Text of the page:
Parole of Spouses, Children and Parents of Active Duty and Former Members of the U.S. Armed Forces and the Selected Reserve of the Ready Reserve

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In November 2013, USCIS issued a policy memorandum regarding the parole of spouses, children and parents of Active Duty and Former Members of the U.S. Armed Forces and the Selected Reserve of the Ready Reserve. INA § 212(d)(5)(A) gives the authority to “parole” an alien for “urgent humanitarian reasons or significant public benefit.” Parole for those aliens who are already physically present in the U.S. without inspection or admission is sometimes called “parole in place.” It is the parole in place of the spouses, children and parents of Active Duty and Former Members of the U.S. Armed Forces and the Selected Reserve of the Ready Reserve that is provided for in the USCIS November 2013 memo.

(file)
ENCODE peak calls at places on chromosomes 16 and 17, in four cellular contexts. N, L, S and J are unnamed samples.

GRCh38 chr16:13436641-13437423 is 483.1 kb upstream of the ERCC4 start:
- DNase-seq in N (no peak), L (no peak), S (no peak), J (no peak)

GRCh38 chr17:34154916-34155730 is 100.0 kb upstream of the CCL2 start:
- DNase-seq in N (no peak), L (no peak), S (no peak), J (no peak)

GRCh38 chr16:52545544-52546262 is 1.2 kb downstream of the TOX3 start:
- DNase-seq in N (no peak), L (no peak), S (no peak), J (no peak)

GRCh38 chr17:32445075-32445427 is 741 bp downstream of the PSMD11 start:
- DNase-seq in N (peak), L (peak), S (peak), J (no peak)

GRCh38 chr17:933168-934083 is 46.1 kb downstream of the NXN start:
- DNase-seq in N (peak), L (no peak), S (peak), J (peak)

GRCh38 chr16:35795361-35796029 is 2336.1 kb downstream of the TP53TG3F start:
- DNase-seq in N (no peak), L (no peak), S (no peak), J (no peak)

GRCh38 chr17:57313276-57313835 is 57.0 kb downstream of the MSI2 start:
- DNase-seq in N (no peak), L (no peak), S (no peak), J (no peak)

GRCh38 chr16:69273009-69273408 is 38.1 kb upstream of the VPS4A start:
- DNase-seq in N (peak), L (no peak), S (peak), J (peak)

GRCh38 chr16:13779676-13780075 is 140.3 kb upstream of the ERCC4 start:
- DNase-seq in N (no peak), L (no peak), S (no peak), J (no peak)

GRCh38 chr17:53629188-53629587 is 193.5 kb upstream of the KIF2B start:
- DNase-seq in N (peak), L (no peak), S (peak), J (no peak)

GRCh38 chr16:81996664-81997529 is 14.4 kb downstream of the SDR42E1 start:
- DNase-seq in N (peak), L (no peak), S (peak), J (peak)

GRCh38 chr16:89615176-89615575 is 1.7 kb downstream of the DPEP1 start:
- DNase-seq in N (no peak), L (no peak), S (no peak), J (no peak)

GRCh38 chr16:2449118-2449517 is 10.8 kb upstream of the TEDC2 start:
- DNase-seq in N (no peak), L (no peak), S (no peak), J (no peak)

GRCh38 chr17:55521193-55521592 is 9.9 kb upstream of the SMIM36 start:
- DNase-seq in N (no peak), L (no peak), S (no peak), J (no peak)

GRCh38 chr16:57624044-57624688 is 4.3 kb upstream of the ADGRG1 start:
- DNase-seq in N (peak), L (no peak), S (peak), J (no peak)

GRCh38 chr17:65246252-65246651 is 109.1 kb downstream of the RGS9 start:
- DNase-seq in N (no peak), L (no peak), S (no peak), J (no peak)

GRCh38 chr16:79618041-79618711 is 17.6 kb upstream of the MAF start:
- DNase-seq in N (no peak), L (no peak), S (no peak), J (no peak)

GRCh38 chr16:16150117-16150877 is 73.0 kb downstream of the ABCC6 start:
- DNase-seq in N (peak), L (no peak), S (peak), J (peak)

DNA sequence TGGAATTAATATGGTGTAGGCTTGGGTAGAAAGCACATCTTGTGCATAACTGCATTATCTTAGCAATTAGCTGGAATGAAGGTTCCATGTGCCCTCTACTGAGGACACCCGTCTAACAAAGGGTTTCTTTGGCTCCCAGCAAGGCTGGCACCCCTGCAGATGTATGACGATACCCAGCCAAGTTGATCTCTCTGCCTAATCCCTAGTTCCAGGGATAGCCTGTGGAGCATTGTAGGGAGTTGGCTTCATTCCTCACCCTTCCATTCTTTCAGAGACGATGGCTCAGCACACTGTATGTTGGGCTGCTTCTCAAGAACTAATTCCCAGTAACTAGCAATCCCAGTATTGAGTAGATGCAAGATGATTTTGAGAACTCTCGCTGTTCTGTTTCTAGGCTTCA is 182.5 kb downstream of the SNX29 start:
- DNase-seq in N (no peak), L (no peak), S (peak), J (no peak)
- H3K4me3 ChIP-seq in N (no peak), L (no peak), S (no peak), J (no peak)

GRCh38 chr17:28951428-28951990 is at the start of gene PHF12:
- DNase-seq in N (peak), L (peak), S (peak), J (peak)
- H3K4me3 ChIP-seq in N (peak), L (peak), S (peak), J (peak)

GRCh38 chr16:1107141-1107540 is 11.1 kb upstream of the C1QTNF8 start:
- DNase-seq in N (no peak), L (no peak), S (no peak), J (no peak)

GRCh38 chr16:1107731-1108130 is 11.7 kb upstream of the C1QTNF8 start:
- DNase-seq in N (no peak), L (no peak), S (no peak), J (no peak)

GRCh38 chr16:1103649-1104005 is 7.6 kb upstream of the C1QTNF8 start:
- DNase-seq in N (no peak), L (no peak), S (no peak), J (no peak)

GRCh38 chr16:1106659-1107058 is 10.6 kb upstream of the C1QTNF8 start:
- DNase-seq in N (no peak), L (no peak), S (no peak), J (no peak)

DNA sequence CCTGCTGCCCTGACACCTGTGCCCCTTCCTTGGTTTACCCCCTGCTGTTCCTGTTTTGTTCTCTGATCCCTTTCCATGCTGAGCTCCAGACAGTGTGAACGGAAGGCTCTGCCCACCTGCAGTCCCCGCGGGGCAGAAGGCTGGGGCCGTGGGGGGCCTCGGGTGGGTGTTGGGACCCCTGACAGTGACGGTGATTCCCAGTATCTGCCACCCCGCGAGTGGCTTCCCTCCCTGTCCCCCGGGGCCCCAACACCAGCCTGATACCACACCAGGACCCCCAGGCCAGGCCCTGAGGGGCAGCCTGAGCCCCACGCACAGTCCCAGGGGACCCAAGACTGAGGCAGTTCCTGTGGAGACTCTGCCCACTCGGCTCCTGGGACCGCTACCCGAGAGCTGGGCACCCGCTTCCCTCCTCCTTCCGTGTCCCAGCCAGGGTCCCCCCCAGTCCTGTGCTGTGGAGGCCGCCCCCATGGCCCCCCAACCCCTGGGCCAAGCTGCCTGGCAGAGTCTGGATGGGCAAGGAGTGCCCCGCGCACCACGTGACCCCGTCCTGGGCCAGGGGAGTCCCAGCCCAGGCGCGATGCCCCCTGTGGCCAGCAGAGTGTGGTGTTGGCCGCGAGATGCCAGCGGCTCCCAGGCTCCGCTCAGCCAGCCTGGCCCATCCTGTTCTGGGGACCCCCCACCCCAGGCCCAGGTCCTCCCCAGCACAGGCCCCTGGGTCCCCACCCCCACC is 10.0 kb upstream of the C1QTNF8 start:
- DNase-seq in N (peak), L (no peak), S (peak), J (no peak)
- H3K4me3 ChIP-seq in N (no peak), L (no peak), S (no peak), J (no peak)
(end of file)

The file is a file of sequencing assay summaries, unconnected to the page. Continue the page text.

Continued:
Who qualifies?

Spouses, children and parents of Active Duty Members of the U.S. Armed Forces, the Selected Reserve of the Ready Reserve, and Former Members of the U.S. Armed Forces or Selected Reserve of the Ready Reserve.

How will my client benefit from parole?

During any period of parole your client will be able to live and work legally in the U.S. Your client will not have to fear being removed from the U.S. Your client will be able to obtain a work permit, a social security number, a license, and to be able to travel outside of the U.S. with permission. Parole is authorized for one year with extensions granted in one year increments.

How do I apply on behalf of my client?

Fill out forms G-28 Notice of Entry of Appearance as Attorney or Accredited Representative and I-131 Application for Travel Document and submit along with: